HBCU Clean Energy Consortium’ to Focus on Bringing Solar Energy to Working Communities and STEM Workforce Development
As part of an initiative to promote renewable energy and transformative economic development for communities nationwide, Morgan State University has joined a coalition of Historically Black Colleges and Universities (HBCUs) in signing an agreement with the United States Department of Energy (DOE). The agreement, which launches a new partnership known as the “HBCU Clean Energy Consortium,” will help advance HBCU-led measures in the innovation economy, expand the number of graduates working in STEM fields and bring alternative energy sources to communities in need. Former Secretary of Energy Ernest Moniz presided over the signing ceremony for the agreement, which was held on Jan. 17, 2017, at DOE headquarters in Washington, D.C.
“Bringing more young people into the STEM talent pipeline will help ensure that the United States remains a global leader in clean energy technologies,” said Deputy Secretary of Energy Elizabeth Sherwood-Randall. “Our partnerships with minority-serving institutions like HBCUs are promising opportunities to build career pathways for underrepresented communities and diversify and strengthen the future energy workforce.”
As the nation transitions to a clean energy economy, HBCUs are playing a significant role in leading the transformation in the communities where they are located. Many of these same HBCUs have already begun initiatives that promote sustainability and a green environment on their campuses. HBCUs also play an influential role in driving greater awareness of energy efficiency and solar and renewable energies in the communities around them. Ultimately, the HBCU Clean Energy Consortium will provide a bigger platform for the DOE to engage HBCUs as key stakeholders in nationwide renewable energy initiatives.
“We envision Morgan State University alongside our community partners in the Morgan Community Mile initiative as a model for socially conscious and sustainable economic development,” said Morgan President David Wilson.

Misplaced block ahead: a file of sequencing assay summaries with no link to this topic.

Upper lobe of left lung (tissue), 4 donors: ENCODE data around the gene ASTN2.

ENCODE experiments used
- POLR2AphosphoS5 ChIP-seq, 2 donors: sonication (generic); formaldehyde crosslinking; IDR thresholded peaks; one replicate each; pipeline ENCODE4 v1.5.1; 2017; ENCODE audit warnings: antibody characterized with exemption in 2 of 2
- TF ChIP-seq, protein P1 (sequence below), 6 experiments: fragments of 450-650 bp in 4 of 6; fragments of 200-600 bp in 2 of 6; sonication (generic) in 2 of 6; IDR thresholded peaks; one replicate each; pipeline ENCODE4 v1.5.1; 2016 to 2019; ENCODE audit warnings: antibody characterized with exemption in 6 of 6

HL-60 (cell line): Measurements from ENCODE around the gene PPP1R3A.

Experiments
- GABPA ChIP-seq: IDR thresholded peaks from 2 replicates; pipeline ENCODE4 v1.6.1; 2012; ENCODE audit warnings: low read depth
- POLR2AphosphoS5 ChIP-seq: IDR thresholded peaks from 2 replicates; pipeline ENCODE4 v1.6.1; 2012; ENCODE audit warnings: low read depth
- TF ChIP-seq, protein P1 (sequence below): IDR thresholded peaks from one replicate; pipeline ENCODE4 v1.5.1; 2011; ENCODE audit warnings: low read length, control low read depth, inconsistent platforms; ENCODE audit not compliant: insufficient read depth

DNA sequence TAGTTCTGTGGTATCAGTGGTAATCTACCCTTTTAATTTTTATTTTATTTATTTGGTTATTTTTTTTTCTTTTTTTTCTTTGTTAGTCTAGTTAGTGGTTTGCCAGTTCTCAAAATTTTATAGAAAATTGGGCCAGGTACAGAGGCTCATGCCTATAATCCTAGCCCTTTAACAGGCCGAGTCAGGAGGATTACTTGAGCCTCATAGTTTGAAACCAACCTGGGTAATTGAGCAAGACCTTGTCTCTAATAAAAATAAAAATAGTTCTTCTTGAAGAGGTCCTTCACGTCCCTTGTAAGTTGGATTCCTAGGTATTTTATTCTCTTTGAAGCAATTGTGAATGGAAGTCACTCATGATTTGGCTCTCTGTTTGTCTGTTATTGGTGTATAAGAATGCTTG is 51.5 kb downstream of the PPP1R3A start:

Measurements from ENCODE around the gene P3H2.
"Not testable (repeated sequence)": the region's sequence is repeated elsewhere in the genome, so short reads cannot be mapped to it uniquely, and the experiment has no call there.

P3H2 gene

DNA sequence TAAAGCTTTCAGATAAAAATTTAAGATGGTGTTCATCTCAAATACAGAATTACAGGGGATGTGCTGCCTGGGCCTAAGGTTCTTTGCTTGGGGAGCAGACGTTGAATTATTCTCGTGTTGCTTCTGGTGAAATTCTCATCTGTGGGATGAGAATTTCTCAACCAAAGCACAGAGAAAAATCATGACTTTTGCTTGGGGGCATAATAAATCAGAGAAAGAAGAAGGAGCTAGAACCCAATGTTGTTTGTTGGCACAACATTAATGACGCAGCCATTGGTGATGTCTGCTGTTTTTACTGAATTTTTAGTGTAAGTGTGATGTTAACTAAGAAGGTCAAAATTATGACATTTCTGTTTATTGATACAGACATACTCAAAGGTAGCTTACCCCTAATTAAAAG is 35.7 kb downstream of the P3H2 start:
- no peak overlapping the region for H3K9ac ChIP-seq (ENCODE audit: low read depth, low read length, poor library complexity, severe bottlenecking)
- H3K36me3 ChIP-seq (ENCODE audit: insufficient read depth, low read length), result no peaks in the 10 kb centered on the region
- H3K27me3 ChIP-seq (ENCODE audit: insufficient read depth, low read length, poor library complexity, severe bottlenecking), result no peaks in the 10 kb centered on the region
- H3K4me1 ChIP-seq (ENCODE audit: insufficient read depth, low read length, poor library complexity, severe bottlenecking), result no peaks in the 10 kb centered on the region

“This coalition opens the door for an era of cooperation among the HBCUs and the Department of Energy for research collaborations, student internships and technology commercialization for our communities,” said Victor McCrary, vice president for research and economic development at Morgan State University.
By coming together to support each other’s efforts to adopt solar projects on their campuses and in the surrounding communities, the Consortium will look to explore innovative solutions to expand access to solar power, making it more available in low- and moderate-income communities. In addition to Morgan, the HBCU participants include Coppin State University, Florida Memorial University, the University of the Virgin Islands, Southern University at New Orleans, Johnson C. Smith University, Southern University at Shreveport, Prairie View A&M University and the University of Maryland Eastern Shore.
With a signed memorandum of understanding in place, the HBCUs involved in this effort will request funding from the DOE to lead initiatives in three key regions of the country — the Southeast, Southwest and Northeast. As a model for community engagement around these initiatives, the Consortium will adopt the best practices of the Morgan Community Mile Solar Initiative at Morgan State University, which was created to engage the entire community more deeply in energy initiatives.
Morgan State University, founded in 1867, is a Carnegie-classified Doctoral Research Institution offering more than 70 academic programs leading to bachelor’s degrees as well as programs at the master’s and doctoral levels. As Maryland’s premier public urban research university, Morgan serves a multiethnic and multiracial student body and seeks to ensure that the doors of higher education are opened as wide as possible to as many as possible. More information about the university is available atwww.morgan.edu.
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